June 7, 2017 11:16 AM

Legislators sweep calendars to kill time waiting on budget progress

Photo by Robin May

The House and Senate put in short morning sessions before each recessed until mid-afternoon as no progress has been made on negotiations on the state's budget, finance and construction bills that constitute the main work of the fiscal-only session.

While the larger issues loomed, each chamber used the calm between the storms to honor guests, retirees, beauty queens and sports champions between bouts of taking care of routine business.

The LSU-Eunice national-champion women's softball team was honored in both the House and Senate. Miss Louisiana got introduced in the Senate. The House honored a retiring Louisiana Department of Health worker whose claim to fame, according to the resolution approved recognizing her, was effectively enrolling children in the state's LACHIP program and adults in Medicaid expansion, programs that a majority of the House has only grudgingly approved.

Some substantive work did get done, though.

The House concurred with Senate amendments to HB680 by Rep. Joe Marino that suspends child support payments for a parent who is incarcerated. The bill is one of the final pieces of the Justice Reinvestment Task Force package of bills that was still awaiting final passage. The vote was 61-24. It now goes to Gov. John Bel Edwards for his signature.

The House also concurred in Senate changes in HB249 by Rep. Tanner Magee. This bill tailors fines, penalties and restitution to an offender's ability to pay. This bill is also part of the Justice Reinvestment Task Force package. It was approved by a 67-25 vote.

Rep. Jean-Paul Coussan
Photo by Robin May

The House rejected Senate amendments to Rep. Jean-Paul Coussan's HB210. The bill originally dealt with licensing of retired dentists. The amendments, primarily authored by Sen. Fred Mills, used Coussan's bill to address other issues related to the state Board of Dentistry, including moving the domicile of the board to Baton Rouge, adding two consumer advocates to the board, and directing the Louisiana Legislative Auditor to complete a performance audit of the board before February, 2018.


Rep. John Stefanski questioned whether the amendments were relevant to the bill. Coussan, who had recommended concurrence in the Senate amendments, then changed his recommendation and asked his colleagues to reject the Senate changes. The bill now goes to a conference committee which must try to find a compromise before the session ends on Thursday at 6 p.m.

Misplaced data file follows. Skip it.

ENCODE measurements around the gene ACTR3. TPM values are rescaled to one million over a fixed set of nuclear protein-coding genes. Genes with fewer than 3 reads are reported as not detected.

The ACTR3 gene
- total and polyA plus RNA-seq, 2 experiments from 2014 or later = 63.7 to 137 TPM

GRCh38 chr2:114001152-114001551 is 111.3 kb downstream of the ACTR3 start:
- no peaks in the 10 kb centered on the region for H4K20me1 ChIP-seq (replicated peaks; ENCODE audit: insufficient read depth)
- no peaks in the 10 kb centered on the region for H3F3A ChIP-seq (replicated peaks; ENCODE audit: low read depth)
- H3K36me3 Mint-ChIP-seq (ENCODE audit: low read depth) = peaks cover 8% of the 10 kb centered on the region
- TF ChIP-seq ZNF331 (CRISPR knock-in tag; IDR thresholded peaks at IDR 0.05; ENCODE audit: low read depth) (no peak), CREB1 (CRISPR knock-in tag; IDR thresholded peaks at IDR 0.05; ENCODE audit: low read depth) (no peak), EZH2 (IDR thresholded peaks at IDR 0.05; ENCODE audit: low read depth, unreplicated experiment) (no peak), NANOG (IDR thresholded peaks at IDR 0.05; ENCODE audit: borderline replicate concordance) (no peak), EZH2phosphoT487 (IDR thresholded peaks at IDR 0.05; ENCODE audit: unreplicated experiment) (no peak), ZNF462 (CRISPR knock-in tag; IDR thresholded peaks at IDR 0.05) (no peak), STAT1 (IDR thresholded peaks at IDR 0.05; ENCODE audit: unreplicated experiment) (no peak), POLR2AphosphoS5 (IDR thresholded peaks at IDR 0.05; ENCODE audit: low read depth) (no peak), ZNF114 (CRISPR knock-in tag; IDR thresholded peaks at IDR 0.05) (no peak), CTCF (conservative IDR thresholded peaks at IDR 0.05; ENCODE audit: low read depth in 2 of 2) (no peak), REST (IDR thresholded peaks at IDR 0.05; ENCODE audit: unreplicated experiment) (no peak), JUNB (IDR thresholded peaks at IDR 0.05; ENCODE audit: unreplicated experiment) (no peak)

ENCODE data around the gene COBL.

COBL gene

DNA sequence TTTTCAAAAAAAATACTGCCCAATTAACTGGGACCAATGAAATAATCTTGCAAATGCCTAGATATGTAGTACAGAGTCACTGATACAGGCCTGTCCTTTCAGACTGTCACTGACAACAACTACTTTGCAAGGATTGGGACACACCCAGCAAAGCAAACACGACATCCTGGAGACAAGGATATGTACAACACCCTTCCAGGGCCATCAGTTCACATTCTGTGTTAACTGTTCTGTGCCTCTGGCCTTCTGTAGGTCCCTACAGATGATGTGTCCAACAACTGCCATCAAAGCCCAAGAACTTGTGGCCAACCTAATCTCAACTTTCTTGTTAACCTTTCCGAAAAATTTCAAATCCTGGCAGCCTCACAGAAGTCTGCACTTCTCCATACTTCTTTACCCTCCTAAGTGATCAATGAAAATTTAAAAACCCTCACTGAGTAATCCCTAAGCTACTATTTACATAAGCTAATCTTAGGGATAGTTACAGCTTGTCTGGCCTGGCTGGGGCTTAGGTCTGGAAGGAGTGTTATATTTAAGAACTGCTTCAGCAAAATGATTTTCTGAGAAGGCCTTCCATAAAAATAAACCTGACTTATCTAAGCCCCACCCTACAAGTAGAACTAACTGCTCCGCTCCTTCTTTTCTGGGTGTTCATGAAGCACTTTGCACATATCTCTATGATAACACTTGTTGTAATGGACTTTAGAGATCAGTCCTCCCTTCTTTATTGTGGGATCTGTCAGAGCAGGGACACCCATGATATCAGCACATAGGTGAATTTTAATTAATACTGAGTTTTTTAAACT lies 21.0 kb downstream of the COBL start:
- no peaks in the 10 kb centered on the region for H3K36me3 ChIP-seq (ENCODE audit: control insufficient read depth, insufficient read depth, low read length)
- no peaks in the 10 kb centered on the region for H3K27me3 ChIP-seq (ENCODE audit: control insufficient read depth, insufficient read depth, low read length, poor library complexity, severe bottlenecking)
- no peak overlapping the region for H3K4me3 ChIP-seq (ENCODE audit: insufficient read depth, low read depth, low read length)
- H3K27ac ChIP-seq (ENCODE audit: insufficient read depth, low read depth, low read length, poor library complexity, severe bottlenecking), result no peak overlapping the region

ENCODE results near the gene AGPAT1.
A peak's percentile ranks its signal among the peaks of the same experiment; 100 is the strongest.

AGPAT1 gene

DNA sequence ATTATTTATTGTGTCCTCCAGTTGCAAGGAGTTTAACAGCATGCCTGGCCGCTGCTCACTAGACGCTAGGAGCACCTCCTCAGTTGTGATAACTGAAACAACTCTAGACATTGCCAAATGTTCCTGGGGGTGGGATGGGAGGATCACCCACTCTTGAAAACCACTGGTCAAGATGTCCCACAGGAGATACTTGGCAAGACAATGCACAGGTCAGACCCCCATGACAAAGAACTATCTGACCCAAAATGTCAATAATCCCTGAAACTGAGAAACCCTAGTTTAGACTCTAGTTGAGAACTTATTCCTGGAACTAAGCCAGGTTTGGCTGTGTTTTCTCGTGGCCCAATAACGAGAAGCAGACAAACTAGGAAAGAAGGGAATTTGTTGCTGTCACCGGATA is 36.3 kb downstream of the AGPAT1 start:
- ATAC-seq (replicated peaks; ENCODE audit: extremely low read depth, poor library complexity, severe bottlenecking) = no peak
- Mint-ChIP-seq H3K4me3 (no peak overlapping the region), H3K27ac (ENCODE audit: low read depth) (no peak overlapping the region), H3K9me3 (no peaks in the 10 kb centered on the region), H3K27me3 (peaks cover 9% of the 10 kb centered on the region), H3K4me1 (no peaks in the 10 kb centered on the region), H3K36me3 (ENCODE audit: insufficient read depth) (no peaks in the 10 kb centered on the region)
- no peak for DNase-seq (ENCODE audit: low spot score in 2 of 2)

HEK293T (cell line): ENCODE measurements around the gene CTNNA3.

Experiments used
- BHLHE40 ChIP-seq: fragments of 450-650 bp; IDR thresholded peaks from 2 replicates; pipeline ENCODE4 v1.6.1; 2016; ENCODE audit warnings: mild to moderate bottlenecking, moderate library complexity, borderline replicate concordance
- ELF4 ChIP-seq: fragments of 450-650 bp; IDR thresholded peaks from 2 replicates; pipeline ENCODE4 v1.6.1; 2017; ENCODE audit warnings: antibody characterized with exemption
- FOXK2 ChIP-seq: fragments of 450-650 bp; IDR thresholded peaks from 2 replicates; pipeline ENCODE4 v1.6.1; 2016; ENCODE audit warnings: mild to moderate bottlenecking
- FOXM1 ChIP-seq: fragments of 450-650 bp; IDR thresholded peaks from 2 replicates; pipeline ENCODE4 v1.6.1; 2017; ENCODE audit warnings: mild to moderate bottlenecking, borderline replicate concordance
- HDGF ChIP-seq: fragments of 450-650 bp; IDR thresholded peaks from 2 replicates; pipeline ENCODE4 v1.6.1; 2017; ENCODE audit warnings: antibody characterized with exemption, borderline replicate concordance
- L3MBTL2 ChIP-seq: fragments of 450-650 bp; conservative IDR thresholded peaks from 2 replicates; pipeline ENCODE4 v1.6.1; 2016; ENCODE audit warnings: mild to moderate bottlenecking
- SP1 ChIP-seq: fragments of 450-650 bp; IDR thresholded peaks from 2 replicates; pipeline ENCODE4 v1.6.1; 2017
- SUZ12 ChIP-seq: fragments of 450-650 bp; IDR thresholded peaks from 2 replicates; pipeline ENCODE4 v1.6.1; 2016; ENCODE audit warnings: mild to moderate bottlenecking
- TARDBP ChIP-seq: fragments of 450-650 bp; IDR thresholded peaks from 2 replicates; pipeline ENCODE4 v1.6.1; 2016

Rep. John Stefanski
Photo by Robin May

The House concurred in Senate amendments to HCR26 by Rep. Helena Moreno. The resolution directs the State Police Crime Lab and the Attorney General's office to develop a system for tracking sexual assault kits used to gather evidence from rape victims who turn to healthcare providers rather than police to make their initial reports. Tracking the evidence can affect its use in prosecutions against subjects. The resolution notes that other states have successfully created effective tracking models.


The House amended and approved SCR31 by Sen. Bodi White that would create the Louisiana Law Enforcement Body Camera Implementation Task Force. The bill was amended in the House Committee on the Administration of Criminal Justice and on the floor. It now heads back to the Senate for concurrence or rejection.

And, in a possible sign of the rancor left in the House over the debate over SB1, the bill to rename the Louisiana School for Math, Science and the Arts after one of the school's late co-founders, Rep. Patricia Smith withdrew her HCR194 from the calendar and asked that it be removed from the rolls of the House. The resolution, had it been enacted, would have called upon the LSMSA board of directors to honor the late Jimmy D. Long, Sr., with a statue or a bust.

The bill to rename the school after Long passed over vehement and intense opposition from the school's alumni that was capped by two days of lobbying in the Capitol before the bill was amended and passed on Monday. The amendment, crafted by Rep. Lance Harris, essentially affixes Long's name to the school but does not obligate the school to use his name on it's branding or academic documents.

Senators Gerald Long and Francis Thompson
Photo by Robin May

One Lafayette area LSMSA alum predicts that Long's name will never be used on the campus and believes that it's an open question as to whether the dormitory the board had proposed naming after Jimmy D. Long, Sr., will survive the efforts of his brother Sen. Gerald Long and Sen. Francis Thompson to name the school after the late representative and public education advocate.


The House was scheduled to reconvene at 2 p.m. and the Senate at 2:30 p.m.

ICYMI:

Introducing The Current